Saturday, December 27, 2008

Lei Garden, Hong Kong. Michelin marvel?

with family in Hong Kong

By some coincidence, our trip to Hong Kong somewhat follows almost immediately the launch of the Michelin Guide for Hong Kong and Macau (released Dec 2, 2009). A fellow blogger Cha Xiu Bau has compiled the list in his blog.

Kin and I have had several great experiences with the Lei Garden at Wanchai - 1/F., CNT Tower, 338 Hennessy Road...we have wonderful memories of the superb, best we tasted roast pork. One evening, tired after a full day up The Peak, we had trouble finding the place...mistake of not having the address handy. The next day we took the easy way out, and went to the outlet at IFC. I thought, this branch had the additional benefit of one Michelin star.



The roast pork was in top form. Very tasty. The belly of pork was cut into cubes - mildly salty on the meat side, cooked perfectly...soft, tender, juicy. Topped with very crisp, brittle skin providing the highlights.



From memory, this cut of pork was less fat than the one we sampled a few months ago in the Wanchai outlet. Flavour comes from teh fat, and as a result, the roast pork was less flavourfull, but still quite delicious.

We also had the usual tim sum. Harkow, siewmai, char siew pau.



The siewmai was not spectacular, but quite up to the mark. Crunchy, fresh prawns still smelling of the sea adorns the dish.



The harkow was quite nice. The skin was almost transluscent, playing a peek-a-boo half revealing, half concealing the prawns it contains. The prawns were very fresh, as is expected.



The char siew pau was quite marvellous. The skin pastry was light, fluffy. Fragrant even. The char siew was sweet...coyly meaty/savoury. And very tasty.



As can be seen in the pic above, the skin is airy, light, fluffy. The filling intense.

Even simple fare like these tim sum dishes had the touch found only in Hong Kong. Singapore tim sum, though excellent and often also made by Hong Kong chefs (though these days, more frequently by Malaysian chefs) is not a comparison. The springiness, and texture of the harkow skin is a classic case in point. The superior ingredients is another. I guess tradition, dedication and passion pays.

The char siew was quite spectacular.



But not in the same manner as those found in KL in the likes of Overseas Restaurant or the more humble Meng Kee. It had less caramalization, less Maillard reactants. Perhaps the marinade was less sweet, and the fire less intense than the KL cousins. But the meat was well chosen, with a good blend of fats and lean. It sat on a small pool of soy sauce...the Hong Kong soy sauce is somewhat sweeter than the versions we get in Singapore which tended to be saltier. But the fragrance of soy was apparent, and went quite well with the sweetish marinade of the meat. I enjoyed this for what it is, but crave for the KL variety more.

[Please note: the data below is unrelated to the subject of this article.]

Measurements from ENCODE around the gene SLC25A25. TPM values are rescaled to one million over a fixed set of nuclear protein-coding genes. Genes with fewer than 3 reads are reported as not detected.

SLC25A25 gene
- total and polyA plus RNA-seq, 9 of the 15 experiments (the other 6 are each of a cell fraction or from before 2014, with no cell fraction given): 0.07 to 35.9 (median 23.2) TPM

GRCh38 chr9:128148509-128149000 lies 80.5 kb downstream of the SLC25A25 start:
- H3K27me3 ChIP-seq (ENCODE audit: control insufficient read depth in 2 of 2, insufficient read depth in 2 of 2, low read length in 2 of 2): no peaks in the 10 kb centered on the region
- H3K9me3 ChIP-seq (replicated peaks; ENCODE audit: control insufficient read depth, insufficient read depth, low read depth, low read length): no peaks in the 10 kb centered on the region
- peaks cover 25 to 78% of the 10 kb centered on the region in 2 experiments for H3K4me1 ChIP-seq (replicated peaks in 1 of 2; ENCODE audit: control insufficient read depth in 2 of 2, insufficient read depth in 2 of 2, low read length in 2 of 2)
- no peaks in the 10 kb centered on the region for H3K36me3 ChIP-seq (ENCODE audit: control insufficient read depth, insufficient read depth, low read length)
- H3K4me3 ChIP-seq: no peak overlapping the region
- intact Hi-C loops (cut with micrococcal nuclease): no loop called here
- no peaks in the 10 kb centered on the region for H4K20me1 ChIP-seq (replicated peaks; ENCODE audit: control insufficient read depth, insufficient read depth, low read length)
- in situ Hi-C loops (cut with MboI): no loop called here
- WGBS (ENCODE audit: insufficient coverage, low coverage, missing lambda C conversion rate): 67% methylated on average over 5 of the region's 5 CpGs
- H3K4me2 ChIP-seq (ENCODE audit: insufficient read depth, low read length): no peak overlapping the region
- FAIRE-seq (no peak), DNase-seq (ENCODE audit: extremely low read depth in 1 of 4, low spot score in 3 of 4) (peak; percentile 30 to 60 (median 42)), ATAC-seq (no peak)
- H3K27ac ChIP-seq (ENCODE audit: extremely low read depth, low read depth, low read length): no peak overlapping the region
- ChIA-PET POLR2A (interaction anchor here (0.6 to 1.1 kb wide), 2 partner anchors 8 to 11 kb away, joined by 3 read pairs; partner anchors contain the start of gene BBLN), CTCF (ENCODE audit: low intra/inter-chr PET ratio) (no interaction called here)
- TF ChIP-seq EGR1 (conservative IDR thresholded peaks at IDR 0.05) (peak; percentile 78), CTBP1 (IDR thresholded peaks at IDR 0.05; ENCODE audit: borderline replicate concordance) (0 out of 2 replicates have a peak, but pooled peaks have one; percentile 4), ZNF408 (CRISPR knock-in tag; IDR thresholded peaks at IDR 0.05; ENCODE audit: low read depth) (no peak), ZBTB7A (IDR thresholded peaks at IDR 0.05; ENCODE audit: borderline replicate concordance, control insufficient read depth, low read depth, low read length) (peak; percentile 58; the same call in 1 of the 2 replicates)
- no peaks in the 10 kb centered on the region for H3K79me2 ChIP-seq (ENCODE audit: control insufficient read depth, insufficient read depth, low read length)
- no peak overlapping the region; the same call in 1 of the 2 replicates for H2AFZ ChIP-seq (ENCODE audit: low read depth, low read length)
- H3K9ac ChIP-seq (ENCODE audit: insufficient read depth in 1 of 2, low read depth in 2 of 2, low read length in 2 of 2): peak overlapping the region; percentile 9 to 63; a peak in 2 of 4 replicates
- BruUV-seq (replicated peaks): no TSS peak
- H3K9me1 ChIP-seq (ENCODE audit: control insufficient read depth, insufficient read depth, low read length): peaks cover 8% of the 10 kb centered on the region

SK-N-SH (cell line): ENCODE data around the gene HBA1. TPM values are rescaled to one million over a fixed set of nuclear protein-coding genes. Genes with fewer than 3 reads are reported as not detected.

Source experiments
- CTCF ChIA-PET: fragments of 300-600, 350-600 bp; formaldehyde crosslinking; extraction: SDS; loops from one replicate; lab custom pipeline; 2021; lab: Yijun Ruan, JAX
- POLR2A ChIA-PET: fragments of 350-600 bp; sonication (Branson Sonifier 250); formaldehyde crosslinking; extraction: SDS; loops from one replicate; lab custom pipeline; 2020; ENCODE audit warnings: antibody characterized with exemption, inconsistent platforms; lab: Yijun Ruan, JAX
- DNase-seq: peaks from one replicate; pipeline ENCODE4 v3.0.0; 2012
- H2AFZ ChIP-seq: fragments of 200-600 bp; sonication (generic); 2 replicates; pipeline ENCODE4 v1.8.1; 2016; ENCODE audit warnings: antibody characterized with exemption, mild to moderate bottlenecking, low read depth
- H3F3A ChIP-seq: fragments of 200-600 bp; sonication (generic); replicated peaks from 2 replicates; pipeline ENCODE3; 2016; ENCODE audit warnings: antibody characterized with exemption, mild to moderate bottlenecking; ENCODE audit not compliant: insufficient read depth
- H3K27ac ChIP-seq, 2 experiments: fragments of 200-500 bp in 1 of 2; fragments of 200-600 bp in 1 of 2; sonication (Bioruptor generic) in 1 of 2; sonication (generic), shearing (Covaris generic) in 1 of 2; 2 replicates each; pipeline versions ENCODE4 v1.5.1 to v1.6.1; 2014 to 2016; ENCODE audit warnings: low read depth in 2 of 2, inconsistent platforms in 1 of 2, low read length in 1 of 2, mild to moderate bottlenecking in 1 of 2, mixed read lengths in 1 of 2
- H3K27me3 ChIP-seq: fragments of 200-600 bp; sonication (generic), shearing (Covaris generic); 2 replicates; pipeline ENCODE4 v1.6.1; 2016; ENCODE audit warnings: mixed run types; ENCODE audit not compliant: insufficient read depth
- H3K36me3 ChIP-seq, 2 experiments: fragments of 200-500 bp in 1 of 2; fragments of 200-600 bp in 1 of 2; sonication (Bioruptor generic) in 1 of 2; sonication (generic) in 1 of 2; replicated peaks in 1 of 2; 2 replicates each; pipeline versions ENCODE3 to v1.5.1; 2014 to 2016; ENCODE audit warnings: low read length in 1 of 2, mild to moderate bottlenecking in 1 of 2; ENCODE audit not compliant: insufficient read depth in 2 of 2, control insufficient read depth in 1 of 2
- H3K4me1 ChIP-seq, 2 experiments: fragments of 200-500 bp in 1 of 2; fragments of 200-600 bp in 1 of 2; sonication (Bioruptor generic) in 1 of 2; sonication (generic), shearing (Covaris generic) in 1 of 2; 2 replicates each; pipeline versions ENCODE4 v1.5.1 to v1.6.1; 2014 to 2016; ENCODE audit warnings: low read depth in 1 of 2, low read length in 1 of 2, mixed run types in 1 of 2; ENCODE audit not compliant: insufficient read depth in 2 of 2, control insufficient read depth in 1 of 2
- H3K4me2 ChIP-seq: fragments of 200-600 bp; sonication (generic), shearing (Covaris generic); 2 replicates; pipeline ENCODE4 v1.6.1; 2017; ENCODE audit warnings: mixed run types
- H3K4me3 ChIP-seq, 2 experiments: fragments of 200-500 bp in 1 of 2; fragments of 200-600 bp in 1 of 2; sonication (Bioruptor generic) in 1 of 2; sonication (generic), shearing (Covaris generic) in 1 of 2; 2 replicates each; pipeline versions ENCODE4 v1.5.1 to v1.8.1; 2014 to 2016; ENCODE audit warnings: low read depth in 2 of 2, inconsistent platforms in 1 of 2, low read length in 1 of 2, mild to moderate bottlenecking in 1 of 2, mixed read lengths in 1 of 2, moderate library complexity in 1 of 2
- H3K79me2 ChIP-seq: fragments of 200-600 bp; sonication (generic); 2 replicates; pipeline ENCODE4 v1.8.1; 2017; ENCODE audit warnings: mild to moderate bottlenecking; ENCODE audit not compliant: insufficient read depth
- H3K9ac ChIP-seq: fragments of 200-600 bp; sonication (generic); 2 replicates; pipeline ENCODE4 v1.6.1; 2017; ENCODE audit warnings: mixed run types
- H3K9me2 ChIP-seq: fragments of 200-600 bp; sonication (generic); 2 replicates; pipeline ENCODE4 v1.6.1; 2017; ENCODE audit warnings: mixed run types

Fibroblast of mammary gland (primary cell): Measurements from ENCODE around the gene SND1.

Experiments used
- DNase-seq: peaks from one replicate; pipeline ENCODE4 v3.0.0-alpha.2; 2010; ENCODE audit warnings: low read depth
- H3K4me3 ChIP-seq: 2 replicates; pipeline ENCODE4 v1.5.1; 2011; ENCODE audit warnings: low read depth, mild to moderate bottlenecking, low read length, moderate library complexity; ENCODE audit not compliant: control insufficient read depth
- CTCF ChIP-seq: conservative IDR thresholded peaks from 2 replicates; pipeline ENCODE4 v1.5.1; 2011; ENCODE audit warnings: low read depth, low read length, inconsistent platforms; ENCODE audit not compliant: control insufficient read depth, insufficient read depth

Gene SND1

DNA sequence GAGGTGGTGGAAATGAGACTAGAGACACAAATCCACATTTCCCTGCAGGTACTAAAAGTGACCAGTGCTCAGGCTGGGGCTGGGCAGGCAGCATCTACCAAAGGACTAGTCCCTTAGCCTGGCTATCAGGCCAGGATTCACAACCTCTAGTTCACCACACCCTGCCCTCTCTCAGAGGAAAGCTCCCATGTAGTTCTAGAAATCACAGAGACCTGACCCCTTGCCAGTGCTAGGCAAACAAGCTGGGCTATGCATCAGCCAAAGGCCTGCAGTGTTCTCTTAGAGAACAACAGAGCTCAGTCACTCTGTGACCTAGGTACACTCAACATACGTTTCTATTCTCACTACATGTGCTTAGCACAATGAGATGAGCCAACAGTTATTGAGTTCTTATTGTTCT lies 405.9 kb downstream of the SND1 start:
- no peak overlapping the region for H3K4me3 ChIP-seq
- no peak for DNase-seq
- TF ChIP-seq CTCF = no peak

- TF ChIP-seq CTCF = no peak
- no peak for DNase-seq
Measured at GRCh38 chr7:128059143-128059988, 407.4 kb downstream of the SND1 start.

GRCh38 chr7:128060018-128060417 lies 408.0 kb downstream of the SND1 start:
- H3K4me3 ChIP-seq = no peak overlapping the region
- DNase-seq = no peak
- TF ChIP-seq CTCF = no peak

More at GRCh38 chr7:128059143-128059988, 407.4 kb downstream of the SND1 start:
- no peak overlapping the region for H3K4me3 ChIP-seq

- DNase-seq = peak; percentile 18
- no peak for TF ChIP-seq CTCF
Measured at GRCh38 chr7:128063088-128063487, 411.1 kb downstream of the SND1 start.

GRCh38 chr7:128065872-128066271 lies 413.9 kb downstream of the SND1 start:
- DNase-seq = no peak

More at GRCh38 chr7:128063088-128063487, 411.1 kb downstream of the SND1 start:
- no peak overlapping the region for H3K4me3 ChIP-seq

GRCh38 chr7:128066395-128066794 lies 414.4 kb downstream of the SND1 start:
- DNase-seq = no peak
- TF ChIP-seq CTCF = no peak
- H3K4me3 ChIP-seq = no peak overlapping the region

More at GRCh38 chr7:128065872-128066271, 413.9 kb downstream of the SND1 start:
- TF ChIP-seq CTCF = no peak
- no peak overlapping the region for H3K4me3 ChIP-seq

The maitre d' also recommended a soup, which to me was a bit unusual.



Looks like a regular house soup - lai thong, typical of Cantonese cuisine.



The broth was very clear, mildly fragrant. Very nice.

But it also contained interesting ingredients which included pig's liver, lungs, kidneys, stomach, and claws of chicken.



We ended the meal with a lo mai fun.



Chock full of ingredients like pork, preserved chinese pork sausage, mushrooms, strips of omelette, this was a very good conclusion to a good meal.



A very tasty treat. Different from lo mai kai as this was made with regular rice as opposed to glutinous rice. But very nice.

Oh, and the customary vegetable dish...large leafy vegetables - this time leafy dou miao were blanched and lightly tossed with garlic.



So is it worthy of the Michelin star? There has been great debates that as the Michelin judges were mainly westerners who were not attuned to properly appreciate a Chinese meal, the stars were awarded to surprising entrants. My Hong Kong friends feel the Wanchai outlet to be better...even though 3 Lei Gardens were in the list, the Wanchai outlet was not listed. For me, it was a good meal, very enjoyable. The tim sum was above average, even for Hong Kong. The roast pork, char siew pau and lo mai fun was outstanding. And the soup was interesting. And worthy of many repeat visits.


Lei Garden Restaurant, Central
Address: Shop No. 3007-3011, 3/F., International Finance Centre, Central, Hongkong
Tel. No.: (852) 2295 0238
Opening Hours:
Monday to Saturday & Public Holidays
Lunch: 11:30 a.m. - 3:00 p.m.
Dinner: 6:00 p.m. - 11:30 p.m.
Sunday
Lunch: 11:00 a.m. - 3:00 p.m.
Dinner: 6:00 p.m. - 11:30 p.m.
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